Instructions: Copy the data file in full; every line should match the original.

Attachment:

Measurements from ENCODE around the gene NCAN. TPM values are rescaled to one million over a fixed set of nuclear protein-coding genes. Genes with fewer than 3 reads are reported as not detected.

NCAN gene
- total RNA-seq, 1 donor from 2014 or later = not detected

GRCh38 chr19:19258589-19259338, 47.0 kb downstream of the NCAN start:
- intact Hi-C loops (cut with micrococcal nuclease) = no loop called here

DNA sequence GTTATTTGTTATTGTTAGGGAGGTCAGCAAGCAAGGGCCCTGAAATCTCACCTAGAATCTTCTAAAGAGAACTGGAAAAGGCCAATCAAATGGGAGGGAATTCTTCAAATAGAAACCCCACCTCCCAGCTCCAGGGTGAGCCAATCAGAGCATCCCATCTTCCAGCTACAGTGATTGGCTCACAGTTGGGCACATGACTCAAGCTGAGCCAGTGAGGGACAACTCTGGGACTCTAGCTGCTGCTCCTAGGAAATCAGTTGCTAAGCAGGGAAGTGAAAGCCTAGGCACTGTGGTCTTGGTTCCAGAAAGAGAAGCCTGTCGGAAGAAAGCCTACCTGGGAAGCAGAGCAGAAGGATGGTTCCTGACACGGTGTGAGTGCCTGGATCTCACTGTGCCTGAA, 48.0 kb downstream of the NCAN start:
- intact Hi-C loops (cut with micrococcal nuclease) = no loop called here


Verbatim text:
Measurements from ENCODE around the gene NCAN. TPM values are rescaled to one million over a fixed set of nuclear protein-coding genes. Genes with fewer than 3 reads are reported as not detected.

NCAN gene
- total RNA-seq, 1 donor from 2014 or later = not detected

GRCh38 chr19:19258589-19259338, 47.0 kb downstream of the NCAN start:
- intact Hi-C loops (cut with micrococcal nuclease) = no loop called here

DNA sequence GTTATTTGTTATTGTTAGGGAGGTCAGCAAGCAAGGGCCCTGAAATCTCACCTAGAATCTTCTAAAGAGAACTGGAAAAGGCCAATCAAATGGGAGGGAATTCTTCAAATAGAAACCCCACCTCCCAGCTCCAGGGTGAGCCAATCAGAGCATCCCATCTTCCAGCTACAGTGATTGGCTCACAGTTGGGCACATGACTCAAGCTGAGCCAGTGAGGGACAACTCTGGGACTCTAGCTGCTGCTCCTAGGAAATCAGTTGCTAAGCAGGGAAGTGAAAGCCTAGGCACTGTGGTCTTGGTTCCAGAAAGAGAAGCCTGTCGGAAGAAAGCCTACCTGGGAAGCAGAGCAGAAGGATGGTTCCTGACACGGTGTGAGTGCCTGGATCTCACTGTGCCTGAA, 48.0 kb downstream of the NCAN start:
- intact Hi-C loops (cut with micrococcal nuclease) = no loop called here